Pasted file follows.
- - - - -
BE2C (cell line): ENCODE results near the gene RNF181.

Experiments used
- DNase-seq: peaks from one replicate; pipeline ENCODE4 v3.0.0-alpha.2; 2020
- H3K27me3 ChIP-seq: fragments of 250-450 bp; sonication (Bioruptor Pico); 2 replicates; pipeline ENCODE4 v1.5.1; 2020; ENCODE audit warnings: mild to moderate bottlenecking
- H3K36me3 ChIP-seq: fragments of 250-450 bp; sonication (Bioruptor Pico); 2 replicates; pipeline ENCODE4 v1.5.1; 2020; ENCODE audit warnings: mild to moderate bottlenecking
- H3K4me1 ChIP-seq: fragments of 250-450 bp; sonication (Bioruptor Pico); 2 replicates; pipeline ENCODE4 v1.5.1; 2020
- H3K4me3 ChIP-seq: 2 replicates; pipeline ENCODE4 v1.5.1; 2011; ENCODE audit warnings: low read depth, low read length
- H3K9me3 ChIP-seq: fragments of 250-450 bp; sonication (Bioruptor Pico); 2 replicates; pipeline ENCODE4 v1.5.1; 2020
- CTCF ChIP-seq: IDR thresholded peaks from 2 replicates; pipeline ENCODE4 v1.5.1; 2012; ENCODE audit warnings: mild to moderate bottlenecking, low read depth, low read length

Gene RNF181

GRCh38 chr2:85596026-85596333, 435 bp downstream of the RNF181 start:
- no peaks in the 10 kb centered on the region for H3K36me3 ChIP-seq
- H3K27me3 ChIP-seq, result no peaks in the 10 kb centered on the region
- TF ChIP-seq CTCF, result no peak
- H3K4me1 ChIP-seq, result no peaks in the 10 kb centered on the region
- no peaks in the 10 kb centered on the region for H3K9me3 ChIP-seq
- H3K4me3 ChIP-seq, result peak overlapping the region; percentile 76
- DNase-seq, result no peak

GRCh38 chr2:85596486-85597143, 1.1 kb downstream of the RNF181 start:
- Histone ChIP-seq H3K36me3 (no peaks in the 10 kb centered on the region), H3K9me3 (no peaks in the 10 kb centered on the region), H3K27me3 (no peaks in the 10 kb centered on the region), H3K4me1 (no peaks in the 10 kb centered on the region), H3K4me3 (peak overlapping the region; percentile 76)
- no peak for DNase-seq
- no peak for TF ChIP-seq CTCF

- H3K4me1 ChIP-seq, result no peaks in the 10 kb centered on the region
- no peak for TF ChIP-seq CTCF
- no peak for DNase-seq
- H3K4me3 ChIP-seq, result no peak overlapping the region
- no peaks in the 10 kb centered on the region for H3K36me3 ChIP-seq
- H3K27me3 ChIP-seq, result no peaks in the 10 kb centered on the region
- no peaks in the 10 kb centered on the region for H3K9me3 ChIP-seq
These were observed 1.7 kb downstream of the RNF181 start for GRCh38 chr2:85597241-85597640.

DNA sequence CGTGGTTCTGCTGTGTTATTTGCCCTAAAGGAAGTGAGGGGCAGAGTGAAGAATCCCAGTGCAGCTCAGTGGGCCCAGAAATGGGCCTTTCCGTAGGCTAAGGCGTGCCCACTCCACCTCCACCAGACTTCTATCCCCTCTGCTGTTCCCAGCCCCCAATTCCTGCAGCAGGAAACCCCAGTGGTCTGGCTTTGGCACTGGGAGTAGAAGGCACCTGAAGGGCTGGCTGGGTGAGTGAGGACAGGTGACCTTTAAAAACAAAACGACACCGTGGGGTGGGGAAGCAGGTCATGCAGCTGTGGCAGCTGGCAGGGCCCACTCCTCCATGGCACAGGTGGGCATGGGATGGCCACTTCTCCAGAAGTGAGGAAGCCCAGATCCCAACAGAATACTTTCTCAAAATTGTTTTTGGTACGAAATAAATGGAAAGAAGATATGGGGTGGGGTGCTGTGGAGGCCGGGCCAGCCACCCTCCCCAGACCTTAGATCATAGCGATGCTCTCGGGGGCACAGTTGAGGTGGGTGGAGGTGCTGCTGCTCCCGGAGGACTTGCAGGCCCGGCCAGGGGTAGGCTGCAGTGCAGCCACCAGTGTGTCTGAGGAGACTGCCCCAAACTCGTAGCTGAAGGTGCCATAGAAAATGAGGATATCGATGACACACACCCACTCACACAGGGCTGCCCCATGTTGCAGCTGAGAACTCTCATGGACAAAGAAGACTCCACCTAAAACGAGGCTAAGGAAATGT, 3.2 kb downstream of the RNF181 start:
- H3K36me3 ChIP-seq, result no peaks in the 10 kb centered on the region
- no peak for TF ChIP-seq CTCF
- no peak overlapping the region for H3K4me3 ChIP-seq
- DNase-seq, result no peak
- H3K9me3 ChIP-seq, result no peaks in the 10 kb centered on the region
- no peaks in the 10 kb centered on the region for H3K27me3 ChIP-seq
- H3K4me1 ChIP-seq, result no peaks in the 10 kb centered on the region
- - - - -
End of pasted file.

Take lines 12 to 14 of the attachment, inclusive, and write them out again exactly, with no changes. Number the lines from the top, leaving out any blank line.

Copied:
- no peaks in the 10 kb centered on the region for H3K36me3 ChIP-seq
- H3K27me3 ChIP-seq, result no peaks in the 10 kb centered on the region
- TF ChIP-seq CTCF, result no peak